• runtime performance so as you can target tiny machines like raspberry-pi zero,
  • no GAFAM inside, i.e. not controlled by a monopolist but rooted in educational background.

The last point may be the weakest, because of the worrying github dependency (now the M of GAFAM) of the ecosystem.


I think it should also be said that web development in OCaml is not as mature as in other, larger communities. There are interesting tools on both the backend and the frontend, and people have built amazing things on top of them, but it will still be harder to find documentation, protocol-support libraries etc. than for more “web mainstream” languages like Javascript (or Python, Ruby on the backend). This is a cost that should be taken into account when making migration decisions.


I looked into the same languages with the exception of Scala in the context of web development before landing at OCaml.

As @gasche pointed out, the web dev story is not that mature, maybe even the least mature of all the languages you listed. That fact that we can not piggyback on an existing ecosystem has also its upsides. Libraries tend to be idiomatic FP and you won’t have to deal with OOP poking through.

After going through the quite steep learning curve (the small web dev ecosystem and community don’t make it easier), OCaml is a quite nice language for that task in my opinion.

My idea of usage for OCaml would be full-stack development.

It’s possible to use exclusively the javascript environment using the Js_of_ocaml? I got a little scared when I saw the number of libraries available for OCaml, for sure I’ll step into the problem of not having a library that I need. Being able to simply call any javascript lib would be awesome (server-side and front end).

I would lose the Ocaml static compilation and speed, but at least I would have the tools I need to perform my tasks.

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Yes you can directly use any JavaScript library out there. Js_of_ocaml provides an FFI to JavaScript. You can read about it here.

I don’t find that FFI and the typing of JavaScript into OCaml object types to be very ergonomic in practice. A simpler scheme is to model JavaScript objects as abstract datatypes. The brr project which provides bindings to browser APIs exposes an alternative FFI that supports this scheme, see this manual.

The gen_js_api promotes a similar FFI approach but automatically generates binding code from annotated .mli interfaces which are preprocessed by ppx. Personally I prefer to work directly with OCaml code than having to understand a new language (the annotations) and its translation to OCaml code; it’s also more flexible when you get into odd JavaScript API corners.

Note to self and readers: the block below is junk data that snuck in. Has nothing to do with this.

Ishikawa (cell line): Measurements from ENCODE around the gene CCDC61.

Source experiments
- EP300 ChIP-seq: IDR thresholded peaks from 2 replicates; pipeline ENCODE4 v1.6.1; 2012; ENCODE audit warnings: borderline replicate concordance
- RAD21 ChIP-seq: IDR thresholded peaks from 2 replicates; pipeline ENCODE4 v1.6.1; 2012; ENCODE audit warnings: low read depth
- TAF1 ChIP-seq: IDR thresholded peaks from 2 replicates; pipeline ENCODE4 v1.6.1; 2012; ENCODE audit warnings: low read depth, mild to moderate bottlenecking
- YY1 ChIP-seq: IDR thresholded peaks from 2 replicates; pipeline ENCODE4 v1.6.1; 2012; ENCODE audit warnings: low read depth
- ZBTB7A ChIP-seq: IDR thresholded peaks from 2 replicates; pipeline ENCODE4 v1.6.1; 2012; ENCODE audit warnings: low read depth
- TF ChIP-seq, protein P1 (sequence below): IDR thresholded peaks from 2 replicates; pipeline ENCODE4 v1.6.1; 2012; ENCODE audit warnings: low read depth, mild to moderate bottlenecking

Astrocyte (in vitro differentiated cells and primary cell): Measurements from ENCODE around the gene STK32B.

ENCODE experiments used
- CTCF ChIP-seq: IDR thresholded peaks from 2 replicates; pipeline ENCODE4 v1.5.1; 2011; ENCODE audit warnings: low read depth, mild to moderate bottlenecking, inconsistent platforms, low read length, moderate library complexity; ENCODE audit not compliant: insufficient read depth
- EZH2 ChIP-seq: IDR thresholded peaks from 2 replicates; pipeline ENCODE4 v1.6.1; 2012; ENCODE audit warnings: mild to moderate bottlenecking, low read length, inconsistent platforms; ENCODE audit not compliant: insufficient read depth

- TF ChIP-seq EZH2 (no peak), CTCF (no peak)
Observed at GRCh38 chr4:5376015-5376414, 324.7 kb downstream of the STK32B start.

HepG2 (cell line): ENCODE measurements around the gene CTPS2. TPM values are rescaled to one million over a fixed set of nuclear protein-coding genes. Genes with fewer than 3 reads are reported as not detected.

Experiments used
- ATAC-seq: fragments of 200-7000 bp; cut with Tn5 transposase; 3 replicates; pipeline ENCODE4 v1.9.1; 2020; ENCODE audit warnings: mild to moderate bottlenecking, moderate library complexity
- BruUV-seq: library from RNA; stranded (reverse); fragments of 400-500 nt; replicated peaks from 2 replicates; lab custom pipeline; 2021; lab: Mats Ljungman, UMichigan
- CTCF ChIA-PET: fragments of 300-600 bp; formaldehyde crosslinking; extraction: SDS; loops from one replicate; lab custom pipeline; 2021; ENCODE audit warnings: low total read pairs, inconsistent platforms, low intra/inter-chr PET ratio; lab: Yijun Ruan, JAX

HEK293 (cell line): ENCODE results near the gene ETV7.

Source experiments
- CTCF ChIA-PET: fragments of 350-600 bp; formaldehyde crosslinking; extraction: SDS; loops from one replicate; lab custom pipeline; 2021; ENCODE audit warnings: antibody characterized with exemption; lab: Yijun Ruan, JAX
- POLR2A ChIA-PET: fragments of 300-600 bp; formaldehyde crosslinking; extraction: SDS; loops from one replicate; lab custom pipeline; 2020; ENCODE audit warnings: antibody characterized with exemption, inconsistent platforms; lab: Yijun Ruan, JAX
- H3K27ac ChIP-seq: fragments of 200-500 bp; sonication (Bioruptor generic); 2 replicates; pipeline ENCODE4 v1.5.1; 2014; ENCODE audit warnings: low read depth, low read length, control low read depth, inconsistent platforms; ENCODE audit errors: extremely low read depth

In theory the three bindings strategies should be interoperable but in practice they are currently not because of a small detail, see this issue.


If you want to do backend JS in an OCaml-like language, you should probably look at ReScript (which despite somewhat confusing branding changes, you can use OCaml syntax for). I don’t think anyone is doing backend Js_of_ocaml. But you should definitely try real backend OCaml too! They can sometimes be a little hard to find, but I think there are libraries available for most common webdev things now.


I am curious about your experience in Scala. I’m evaluating Scala for a project mainly due to Akka. There is a lot of love and hate for Scala across the web. What do you think about Scala? Have you used it extensively?

Now that you use OCaml, do you still prefer Scala? Scala 3 is supposed to be a huge improvement over Scala 2 – do you agree? Are the compilation times improved?

My personal impression of Scala is currently not positive though I’m willing to use the language because of Akka. A distillation of your experience will be valuable – thanks!


Good ecosystem with many libs, good dev tools, excellent debugging experience.

Scala 3 is an improvement over Scala 2 and def worth a try.


Thanks @Ulugbek – What about the language itself? Do you personally like it? Is the compilation speed improved in Scala 3 or more or less the same? Any other insight on Scala 3 useful…

I haven’t used scala 3.

For scala 2, the syntax is a little verbose and awkward, as you try to implement more functional idioms, but the functional libraries have clever ways to work around the awkwardness. If you want to use it as “better java”, I think it is great for that purpose. It is much less verbose than java.